The Crutch of Perfectionism

Photo by Katie Rea

“When perfectionism is driving us, shame is riding shotgun and fear is that annoying backseat driver!”

— Brené Brown

When life gets tough or interesting, I write in a journal.

I came across a prayer fifteen years ago which solved a current dilemma.

I have years’ worth of journals I have kept and occasionally review when the mood strikes. I pulled out a few of them this week. Mostly pages of my life stories along with inspirational quotes, Bible narratives, Theology notes, even Linguistic theories, and of course reviews and quotes on books I had been reading. I’m always reading new books which inspire me, so quotes from those many books throughout the years make sense. I also have a plethora of prayers.

This prayer was from the year 2008:

“Help me, Lord, not to procrastinate and help me to keep myself organized. I create additional stress in my life with my unwillingness to deal with the situation at hand. I worry instead of fixing the problem. Help me to be proactive to problems rather than stressed and reactive.”  

A couple of years after I wrote it, I reviewed it and added, “DITTO! REMEMBER THIS!”

Another few years passed, and I added the comment, “Learning to be proactive rather than reactive to situations. PROBLEM SOLVE! You can do it.”

Today, I was annoyed and a bit disheartened as I still have this problem. I have a research paper I need to work on to finish my Spiritual Direction certification and I was worrying about the paper versus researching and writing. It needed to be perfect, every word of every sentence displaying my infinite knowledge of the subject.

As a result, I found myself unwilling to work on the project and found ways to procrastinate instead. I played my Pokémon Go game, I mean you have to catch them all, right? Solitaire. A FreeCell card game. Or my research on the web turned into doing a quiz to find out what Disney princess I was. It was Belle, by the way. No real surprise there.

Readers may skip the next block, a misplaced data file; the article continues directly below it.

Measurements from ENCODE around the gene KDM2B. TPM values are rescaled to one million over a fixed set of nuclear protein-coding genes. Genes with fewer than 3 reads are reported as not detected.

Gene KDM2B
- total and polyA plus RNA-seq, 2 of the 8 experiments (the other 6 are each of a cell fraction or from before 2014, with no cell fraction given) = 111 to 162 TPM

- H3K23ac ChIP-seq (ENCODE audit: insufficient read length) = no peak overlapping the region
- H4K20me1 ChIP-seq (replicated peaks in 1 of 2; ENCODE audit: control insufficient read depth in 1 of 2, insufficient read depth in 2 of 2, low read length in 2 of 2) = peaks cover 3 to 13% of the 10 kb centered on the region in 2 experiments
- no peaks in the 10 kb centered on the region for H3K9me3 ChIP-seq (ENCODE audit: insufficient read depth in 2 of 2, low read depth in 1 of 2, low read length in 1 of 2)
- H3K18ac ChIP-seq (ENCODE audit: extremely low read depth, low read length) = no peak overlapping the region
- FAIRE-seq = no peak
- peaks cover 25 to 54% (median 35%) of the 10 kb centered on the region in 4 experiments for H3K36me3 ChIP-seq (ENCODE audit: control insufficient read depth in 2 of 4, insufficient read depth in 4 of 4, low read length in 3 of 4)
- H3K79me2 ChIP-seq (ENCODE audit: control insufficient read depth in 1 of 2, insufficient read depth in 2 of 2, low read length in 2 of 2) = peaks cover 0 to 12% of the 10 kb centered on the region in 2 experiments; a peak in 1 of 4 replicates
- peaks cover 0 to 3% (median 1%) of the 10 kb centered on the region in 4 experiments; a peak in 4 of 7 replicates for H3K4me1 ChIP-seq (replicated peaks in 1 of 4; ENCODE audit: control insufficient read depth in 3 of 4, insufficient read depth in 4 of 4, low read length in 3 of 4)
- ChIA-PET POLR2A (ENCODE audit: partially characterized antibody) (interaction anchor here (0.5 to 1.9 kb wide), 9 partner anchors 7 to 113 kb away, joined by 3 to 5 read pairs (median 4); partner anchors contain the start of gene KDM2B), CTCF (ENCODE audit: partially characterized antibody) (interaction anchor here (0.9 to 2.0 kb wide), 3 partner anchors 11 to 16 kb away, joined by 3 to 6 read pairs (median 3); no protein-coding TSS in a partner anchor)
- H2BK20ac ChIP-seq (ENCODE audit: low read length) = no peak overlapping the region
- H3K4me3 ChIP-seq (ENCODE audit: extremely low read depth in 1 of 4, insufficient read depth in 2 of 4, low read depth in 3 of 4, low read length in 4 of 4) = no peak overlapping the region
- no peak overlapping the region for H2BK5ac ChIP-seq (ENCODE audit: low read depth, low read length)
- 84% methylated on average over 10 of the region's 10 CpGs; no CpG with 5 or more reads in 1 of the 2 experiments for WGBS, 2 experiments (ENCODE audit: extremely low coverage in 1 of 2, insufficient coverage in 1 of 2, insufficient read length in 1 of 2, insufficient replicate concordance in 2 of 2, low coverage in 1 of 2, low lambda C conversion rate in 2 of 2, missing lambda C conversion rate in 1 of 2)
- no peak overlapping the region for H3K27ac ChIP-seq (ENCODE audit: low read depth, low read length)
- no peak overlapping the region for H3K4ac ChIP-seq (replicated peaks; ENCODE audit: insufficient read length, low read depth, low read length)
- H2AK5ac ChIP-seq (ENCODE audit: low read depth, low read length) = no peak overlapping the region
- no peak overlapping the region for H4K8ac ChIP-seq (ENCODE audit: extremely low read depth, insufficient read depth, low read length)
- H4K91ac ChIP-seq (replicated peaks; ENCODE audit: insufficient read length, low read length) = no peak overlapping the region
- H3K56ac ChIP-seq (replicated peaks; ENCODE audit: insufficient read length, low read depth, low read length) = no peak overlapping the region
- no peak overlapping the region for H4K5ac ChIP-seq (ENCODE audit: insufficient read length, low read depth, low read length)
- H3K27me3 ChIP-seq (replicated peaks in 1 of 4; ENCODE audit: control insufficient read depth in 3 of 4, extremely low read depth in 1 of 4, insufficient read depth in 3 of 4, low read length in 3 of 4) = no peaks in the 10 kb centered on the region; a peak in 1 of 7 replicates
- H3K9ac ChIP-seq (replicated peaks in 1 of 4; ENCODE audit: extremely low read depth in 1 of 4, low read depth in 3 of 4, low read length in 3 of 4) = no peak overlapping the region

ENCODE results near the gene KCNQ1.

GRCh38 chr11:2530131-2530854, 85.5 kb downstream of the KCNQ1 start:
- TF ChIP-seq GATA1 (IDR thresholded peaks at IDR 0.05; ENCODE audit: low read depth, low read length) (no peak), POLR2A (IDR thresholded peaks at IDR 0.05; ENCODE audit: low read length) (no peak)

I caught my negative pattern and I had to remind myself to take a more proactive approach, so I printed out my outline and created a structured plan.

Perfectionism is a bad habit to break. Not everything I write must be Pulitzer Prize worthy. It’s a fear which kept me from starting a blog for so long. I’m not a good enough writer. Or even if I was, no one would care what I had to say. What truly matters is I’m practicing my craft and putting myself out there.

Perfectionism is a type of procrastination. I personally must avoid “all or nothing” thinking. If one sentence is badly written, I view my effort as a failure. I am also a worrier and become indecisive. I have heard worry compared to a rocking chair, you’re moving back and forth continually, but going nowhere. Even fifteen years later, the prayer I wrote still resonates with me. I’m still rocking.

On a good note, I find I am much better at recognizing these patterns of behavior and correcting my course. I’m trying to improve in this way.

I’ve developed organizational strategies and I am not as reactive to stress as I used to be. I keep appointments and meetings on my phone calendar along with all the kids’ events. I also keep an oversized family calendar on the wall where we write out activities and discuss them as a family. Practicing open communication has also helped me to prioritize occasions and not overcommit.

I learned to stop and become more curious with my feelings and reactions.

Why am I reacting this way?        What am I afraid of in this project?

What story am I telling myself?  Just how do I solve this problem?

Not striving for perfection, but personal development and growth. We all have counterproductive habits or traits we’d like to improve upon.

Envision your path to improvement.

Acknowledging the concerns is the first step to change. It is easy to become discouraged, but it may very well be a lifelong journey. It’s good to also recognize the process you’ve made along the way. As Dory would say, “Just keep swimming.” Hmmm. I wonder if there is a Disney Quiz related to Dory. Nope, need to refocus. See? Persistence is key.

“Personal growth is not a matter of learning new information but of unlearning old limits.”

— Alan Cohen

More information:

Perfectionism | Psychology Today

4 destructive traits of perfectionism, from Dr. Brené Brown (

Quiz: Which Disney Princess Are You? | Disney News

Splish-Splash, It’s The Finding Dory Quiz! |

In honor of my love for quotes: 100 most inspirational quotes about personal growth (

See also my previous post related to this topic: The Grace of God Among Our Imperfections – In Thought, Word & Deed (

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4 responses to “The Crutch of Perfectionism”

  1. This is spot on for me. Thank you!

    Liked by 1 person

    1. You’re welcome.
      Hope it was helpful!


  2. This sure hits home! Thanks!

    Liked by 1 person

    1. Thanks for reading!


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